According to the DfE, the success of that trial – aimed at boosting the teaching of science, technology, engineering and maths (STEM) and design and technology – has led to another £500,000 funding injection.
This will allow 60 teaching schools to buy 3D printers and train teachers to use them effectively – a key development from last year’s trial in which pilot schools reported that early work with the printers was often limited to demonstrations and printing of small files such as 3D shapes.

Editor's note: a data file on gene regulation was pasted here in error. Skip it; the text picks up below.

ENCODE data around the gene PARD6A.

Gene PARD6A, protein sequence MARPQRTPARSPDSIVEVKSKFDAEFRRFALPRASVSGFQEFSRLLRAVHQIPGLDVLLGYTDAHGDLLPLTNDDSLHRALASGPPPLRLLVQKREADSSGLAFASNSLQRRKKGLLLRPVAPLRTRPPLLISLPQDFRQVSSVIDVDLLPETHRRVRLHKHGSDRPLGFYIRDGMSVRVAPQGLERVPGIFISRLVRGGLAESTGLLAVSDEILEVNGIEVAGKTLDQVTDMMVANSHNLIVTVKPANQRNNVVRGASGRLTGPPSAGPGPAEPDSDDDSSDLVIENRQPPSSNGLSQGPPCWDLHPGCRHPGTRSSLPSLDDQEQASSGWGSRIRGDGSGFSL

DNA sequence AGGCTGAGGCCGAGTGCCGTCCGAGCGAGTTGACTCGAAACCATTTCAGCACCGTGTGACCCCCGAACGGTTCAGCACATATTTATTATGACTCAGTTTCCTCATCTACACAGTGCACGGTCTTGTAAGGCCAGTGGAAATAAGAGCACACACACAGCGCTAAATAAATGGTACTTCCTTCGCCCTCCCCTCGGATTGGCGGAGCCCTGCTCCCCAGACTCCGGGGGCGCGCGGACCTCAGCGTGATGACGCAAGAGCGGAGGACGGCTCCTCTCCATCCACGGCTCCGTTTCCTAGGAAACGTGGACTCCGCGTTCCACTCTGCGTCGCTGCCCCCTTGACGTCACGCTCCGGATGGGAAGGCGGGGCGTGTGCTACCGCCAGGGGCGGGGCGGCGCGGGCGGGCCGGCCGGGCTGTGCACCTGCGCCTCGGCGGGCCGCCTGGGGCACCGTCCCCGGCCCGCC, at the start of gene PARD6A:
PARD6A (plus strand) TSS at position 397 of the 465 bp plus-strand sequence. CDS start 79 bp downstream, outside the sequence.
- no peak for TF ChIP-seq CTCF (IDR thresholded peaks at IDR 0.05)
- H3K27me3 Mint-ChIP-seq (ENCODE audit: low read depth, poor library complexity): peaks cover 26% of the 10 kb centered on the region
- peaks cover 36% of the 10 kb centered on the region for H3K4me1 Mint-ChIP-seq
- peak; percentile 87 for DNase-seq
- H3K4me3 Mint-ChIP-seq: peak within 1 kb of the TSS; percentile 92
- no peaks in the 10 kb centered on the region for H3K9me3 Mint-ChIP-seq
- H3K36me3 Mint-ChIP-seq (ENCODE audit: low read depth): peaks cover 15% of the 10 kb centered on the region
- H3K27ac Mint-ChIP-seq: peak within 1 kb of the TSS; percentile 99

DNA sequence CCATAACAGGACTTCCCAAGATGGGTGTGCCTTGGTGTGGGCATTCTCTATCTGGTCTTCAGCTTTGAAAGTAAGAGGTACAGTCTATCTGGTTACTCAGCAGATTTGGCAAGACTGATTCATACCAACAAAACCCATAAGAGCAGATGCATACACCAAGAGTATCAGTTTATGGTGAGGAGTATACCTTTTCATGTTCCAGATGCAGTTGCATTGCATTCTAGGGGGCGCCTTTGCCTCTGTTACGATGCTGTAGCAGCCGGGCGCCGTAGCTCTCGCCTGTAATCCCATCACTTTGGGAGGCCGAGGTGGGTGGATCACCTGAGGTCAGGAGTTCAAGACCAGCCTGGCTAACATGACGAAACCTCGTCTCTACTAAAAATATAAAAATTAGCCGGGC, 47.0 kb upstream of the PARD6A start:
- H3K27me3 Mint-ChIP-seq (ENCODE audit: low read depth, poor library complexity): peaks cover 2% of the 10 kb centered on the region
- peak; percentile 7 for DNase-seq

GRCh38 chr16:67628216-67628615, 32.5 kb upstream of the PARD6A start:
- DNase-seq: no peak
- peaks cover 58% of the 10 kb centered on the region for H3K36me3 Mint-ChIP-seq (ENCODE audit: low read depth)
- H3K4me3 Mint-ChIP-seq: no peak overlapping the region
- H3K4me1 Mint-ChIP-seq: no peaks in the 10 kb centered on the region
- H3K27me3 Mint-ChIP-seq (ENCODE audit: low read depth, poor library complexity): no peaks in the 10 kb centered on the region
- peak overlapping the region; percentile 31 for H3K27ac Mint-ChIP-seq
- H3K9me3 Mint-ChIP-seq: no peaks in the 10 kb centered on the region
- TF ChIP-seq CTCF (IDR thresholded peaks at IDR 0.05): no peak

The funding boost is the latest stage in the government’s plan to improve standards in hi-tech subjects.
Announcing the new 3D printing fund, Gove said: “3D printers are revolutionising manufacturing and it is vital that we start teaching the theory and practice in our schools. Teaching schools will be able to develop and spread effective methods to do this.
“Combined with our introduction of a computer science curriculum and teacher training, this will help our schools give pupils valuable skills.”
The new design and technology curriculum, backed by Sir James Dyson, specifically mentions 3D printers and will see pupils taught about advanced skills, including robotics, so that more are prepared for jobs in the engineering industry.